Andrew Raynor Dover
Ashleigh Gentle (Aus) and Julie Derron (Sui) drive the chase pack at ITU Hamburg. Photo Credit: ITU Media
How exciting is the new Relay format! And how great is it for triathlon!?
Please. It’s a Frankenstein that’s turning on its creator. In a format entirely contrived to fit IOC rules, budgets and political agenda – the ITU, by not ensuring that any additional athlete spaces for this specialist event, has sold out its core for an extra medal.
The consequence is a growing trend towards this:
I was having a bad day at WTS Hamburg but I was ok, so under normal circumstances I would NEVER usually “just DNF”. Under instruction from @triaustralia, I pulled out near the start of the run to save myself for the mixed relay World Championships today. In the moment I was ashamed and upset to be standing on the sideline watching the race continue, but I wasn’t going to be able to run up to a position I came here to achieve.. it was time to put my pride aside and think of the team which I am representing today. I’ll be giving it my all.
Does this celebrate what triathlon stands for? Does it show the courage and the soul that our sport is built on? Yet, it is perfect window into what’s to come. Here we have Australia’s number 1 athlete, Ashleigh Gentle, being told to DNF for the benefit of the ‘team’. With apparently no idea what makes athletes great in the first place, we now have federations deciding athletes should sacrifice the main race so they can save themselves for the sideshow. It’s the thin edge of the wedge. Triathlon up until now, whether from sprint to iron distance has been about personal pride. About endurance. About finishing at any cost. It’s why a DNF to her, like most champions, is a slur on their character. That’s why their champions.
For Ashleigh’s future racing the correct call would have been:
‘Get after them girl! See how many you can take down on the run! Hit the podium run split. Make a statement. Let ’em know you’ve still got what it takes and that when you’re in the pack next time – they’re gone.’
Instead, all her opposition has seen ‘Ash had a bad swim and pulled the plug.’ And then she’s been left herself to write to the triathlon public to shield her dignity. Something for Triathlon Australia to consider while they delude themselves they made the right call because they snuck a 2nd the next day. At what cost?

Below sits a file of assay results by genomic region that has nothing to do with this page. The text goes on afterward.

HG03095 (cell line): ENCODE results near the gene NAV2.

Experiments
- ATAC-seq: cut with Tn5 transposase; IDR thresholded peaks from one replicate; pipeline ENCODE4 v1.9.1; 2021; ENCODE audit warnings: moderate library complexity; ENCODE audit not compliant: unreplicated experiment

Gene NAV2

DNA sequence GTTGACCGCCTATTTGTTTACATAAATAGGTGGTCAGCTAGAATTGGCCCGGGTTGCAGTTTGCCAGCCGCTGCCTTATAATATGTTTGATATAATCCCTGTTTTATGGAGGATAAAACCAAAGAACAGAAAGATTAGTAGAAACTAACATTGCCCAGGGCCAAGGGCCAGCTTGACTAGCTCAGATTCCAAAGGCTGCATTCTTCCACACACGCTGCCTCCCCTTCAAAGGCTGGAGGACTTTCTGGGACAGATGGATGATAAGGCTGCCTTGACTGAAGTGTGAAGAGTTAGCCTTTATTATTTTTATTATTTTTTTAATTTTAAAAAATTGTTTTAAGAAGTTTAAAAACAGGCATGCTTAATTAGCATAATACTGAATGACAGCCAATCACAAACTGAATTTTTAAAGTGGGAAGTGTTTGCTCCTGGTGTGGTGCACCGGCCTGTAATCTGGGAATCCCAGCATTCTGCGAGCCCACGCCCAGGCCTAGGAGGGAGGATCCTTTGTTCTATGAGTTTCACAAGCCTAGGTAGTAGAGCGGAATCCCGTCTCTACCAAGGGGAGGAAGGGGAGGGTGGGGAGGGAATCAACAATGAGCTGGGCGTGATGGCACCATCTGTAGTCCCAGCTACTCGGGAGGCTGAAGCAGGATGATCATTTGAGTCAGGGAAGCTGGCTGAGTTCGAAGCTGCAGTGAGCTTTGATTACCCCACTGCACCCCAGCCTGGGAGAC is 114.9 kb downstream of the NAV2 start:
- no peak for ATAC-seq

We too had a junior athlete in that group, in fact she rode toe to toe with Ashleigh in driving the chase pack. She wasn’t asked to save herself for the relay – as what message does it send to athletes in their development?
I do not enjoy my role as the canary in coal mine. But the slide into the shorter, more trivial events is not the foundation for the development of the sport for the next 30 years. If you place mickey mouse formats backed with the authority of the sport’s governing body ahead of the Olympic event, you won’t produce the genuine all round triathlon champions like the Brownlees in the future. Triathlon’s identity is built on toughness. Take it away and what do you have?
Unfortunately, this falls under a larger trend where the ITU in partnership with their Ironman race owners – as opposed to viewing themselves as being long term custodians of the sport, instead seek to exploit what has been built over the last 40 years for the highest and shortest possible returns.
The upcoming race schedule being a case in point. To the exasperation of the top athletes who have consistently over the past years raised concerns about the schedule, it just gets more and more ridiculous. Next up, two WTS races in Canada. So do we put them close together so there is only one trip to the continent – a one stop layover for athletes? No, we put a four week gap between them so if you’re not Canadian you can double up on a season crippling travel schedule that already includes multiple flights to every continent. You don’t like it? Well that’s too bad. Do it our way or there’s no Olympics for you no matter how good you are.
If I’m wrong, prove it. But as of now I don’t see any strategic vision, engagement or planning with the stakeholders – whether pros, age groupers or fans for the long term sustainability of the sport. It’s rip and run.And the consequences have just started to be felt and will be exploited sooner than one thinks.
‘Have a bad swim?’ Save yourself for tomorrow.
‘Not in the first pack off the bike?’ Wait for the relay.
The floodgates are open and they’ll be hard to shut.
Just my opinion.